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In my RESTful API, I have Users, Applications, and Tokens. An application has an owner, which is a user. A token is linked to both an application, and a user.

A user has both public and private representations:

  • GET /user - Retrieve current authenticated user
  • GET /users/:user - Retrieve given user

An application has a public representation:

  • GET /applications/:id - Retrieve given application

A token is associate with both a user, and an application. A token is never public:

  • GET /user/tokens/:id - Retrieve given user token

Similary, applications of a user can be seen like so:

  • GET /user/applications - Retrieve collection of the current authenticated users' applications.

What should the resource path be in a situation such as this, for if I wanted to get all of the current users' tokens for a given application? Some things I have considered:

  • GET /user/tokens/application/:appId - I felt this may be poorly represented. How would it be read? Current users' tokens application? It's really: current users' tokens for application.
  • GET /user/applications/:id/tokens - I felt this could imply that if you owned an application you would be able to see the tokens of all users using the application, which is of course not the intended functionality, or representation.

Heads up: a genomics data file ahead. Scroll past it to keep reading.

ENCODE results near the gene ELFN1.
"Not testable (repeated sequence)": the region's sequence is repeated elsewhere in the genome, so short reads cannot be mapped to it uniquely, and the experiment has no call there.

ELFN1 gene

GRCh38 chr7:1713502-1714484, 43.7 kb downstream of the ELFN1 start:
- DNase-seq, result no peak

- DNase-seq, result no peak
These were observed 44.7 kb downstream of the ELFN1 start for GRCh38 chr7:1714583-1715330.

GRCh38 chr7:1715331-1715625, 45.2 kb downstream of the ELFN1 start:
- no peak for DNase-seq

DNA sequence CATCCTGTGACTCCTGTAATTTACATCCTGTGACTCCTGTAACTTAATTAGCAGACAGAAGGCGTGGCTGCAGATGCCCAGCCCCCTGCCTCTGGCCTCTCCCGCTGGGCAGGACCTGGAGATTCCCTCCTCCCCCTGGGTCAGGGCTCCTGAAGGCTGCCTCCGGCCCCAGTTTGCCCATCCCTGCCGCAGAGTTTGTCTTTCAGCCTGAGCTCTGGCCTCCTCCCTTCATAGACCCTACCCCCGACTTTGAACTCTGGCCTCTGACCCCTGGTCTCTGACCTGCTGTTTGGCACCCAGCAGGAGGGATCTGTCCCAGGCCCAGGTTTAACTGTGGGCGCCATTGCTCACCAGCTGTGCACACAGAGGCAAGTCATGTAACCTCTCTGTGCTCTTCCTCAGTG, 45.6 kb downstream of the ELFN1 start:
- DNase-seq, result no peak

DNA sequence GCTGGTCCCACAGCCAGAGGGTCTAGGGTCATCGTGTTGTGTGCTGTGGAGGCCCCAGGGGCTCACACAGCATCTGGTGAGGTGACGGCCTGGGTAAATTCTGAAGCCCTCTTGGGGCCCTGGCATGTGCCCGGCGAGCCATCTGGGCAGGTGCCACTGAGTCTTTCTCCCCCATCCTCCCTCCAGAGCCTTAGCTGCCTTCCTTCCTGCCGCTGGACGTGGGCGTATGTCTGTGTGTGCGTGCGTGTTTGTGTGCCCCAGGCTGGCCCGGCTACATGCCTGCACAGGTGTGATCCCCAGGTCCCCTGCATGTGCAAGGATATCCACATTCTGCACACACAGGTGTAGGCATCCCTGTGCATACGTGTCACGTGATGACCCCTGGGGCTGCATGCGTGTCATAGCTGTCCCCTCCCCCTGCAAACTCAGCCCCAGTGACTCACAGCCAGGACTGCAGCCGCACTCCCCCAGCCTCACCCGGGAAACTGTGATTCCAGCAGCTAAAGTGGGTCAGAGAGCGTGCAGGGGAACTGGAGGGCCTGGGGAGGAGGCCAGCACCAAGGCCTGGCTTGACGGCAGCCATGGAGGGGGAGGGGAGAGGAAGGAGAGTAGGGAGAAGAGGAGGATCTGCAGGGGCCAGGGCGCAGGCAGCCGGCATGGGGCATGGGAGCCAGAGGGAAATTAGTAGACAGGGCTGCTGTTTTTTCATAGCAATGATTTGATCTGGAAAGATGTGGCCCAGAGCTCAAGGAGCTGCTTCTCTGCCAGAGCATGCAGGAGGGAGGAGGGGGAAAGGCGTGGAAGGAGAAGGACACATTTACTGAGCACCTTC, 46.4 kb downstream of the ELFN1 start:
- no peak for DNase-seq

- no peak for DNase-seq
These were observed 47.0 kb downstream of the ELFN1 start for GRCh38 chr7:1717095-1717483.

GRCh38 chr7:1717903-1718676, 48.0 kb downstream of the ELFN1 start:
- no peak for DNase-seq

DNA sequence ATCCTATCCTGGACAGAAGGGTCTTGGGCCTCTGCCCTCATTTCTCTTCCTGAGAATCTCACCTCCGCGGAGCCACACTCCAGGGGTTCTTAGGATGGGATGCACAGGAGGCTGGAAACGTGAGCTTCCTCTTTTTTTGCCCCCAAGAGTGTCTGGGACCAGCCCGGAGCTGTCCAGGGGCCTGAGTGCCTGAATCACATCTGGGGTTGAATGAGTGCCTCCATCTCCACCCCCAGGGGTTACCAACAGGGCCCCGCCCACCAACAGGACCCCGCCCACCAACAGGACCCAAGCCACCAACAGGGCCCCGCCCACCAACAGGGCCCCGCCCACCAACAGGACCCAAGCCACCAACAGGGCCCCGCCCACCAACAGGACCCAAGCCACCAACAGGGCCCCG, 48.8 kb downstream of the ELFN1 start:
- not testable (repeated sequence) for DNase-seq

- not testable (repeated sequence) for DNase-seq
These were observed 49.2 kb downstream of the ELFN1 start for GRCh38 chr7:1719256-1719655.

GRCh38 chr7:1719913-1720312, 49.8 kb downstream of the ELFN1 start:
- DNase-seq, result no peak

• GET /applications/:id/tokens - I felt this to be problematic in a manner similar to the above.
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Remember you can use the query string to filter or limit the result. Since you're looking for a user's tokens, limited to a particular application, this is pretty natural

GET /user/tokens?application=:id

The resource is a collection of tokens, limited by an application ID. This is consistent with /user/tokens/:id except that you're narrowing the result by application ID instead of a token id.

  • 1
    That does make a lot of sense. I don't know why I disregarded the query string actually. I'll give other people (if any) a fair chance to post an answer. Provided non provide a better, different solution, you'll take away the correct answer. :). Also, excellent point about it being consistent with the method of getting a token. – Seer Apr 18 '14 at 23:32

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